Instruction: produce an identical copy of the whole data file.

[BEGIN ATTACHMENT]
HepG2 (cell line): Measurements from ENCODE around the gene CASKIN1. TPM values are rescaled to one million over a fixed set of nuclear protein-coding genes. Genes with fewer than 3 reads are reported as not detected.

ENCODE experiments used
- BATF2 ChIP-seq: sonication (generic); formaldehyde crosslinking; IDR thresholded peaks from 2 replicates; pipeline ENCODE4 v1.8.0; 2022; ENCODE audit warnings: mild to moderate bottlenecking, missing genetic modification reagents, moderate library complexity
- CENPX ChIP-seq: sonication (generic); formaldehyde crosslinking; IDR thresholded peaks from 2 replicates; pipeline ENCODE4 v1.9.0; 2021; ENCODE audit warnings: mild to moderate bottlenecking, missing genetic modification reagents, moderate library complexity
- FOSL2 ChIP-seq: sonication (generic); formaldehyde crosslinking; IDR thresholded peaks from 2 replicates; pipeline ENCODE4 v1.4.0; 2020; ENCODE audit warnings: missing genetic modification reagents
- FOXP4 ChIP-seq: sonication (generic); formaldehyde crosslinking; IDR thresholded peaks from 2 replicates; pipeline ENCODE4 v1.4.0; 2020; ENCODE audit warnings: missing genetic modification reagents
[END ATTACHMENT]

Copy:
HepG2 (cell line): Measurements from ENCODE around the gene CASKIN1. TPM values are rescaled to one million over a fixed set of nuclear protein-coding genes. Genes with fewer than 3 reads are reported as not detected.

ENCODE experiments used
- BATF2 ChIP-seq: sonication (generic); formaldehyde crosslinking; IDR thresholded peaks from 2 replicates; pipeline ENCODE4 v1.8.0; 2022; ENCODE audit warnings: mild to moderate bottlenecking, missing genetic modification reagents, moderate library complexity
- CENPX ChIP-seq: sonication (generic); formaldehyde crosslinking; IDR thresholded peaks from 2 replicates; pipeline ENCODE4 v1.9.0; 2021; ENCODE audit warnings: mild to moderate bottlenecking, missing genetic modification reagents, moderate library complexity
- FOSL2 ChIP-seq: sonication (generic); formaldehyde crosslinking; IDR thresholded peaks from 2 replicates; pipeline ENCODE4 v1.4.0; 2020; ENCODE audit warnings: missing genetic modification reagents
- FOXP4 ChIP-seq: sonication (generic); formaldehyde crosslinking; IDR thresholded peaks from 2 replicates; pipeline ENCODE4 v1.4.0; 2020; ENCODE audit warnings: missing genetic modification reagents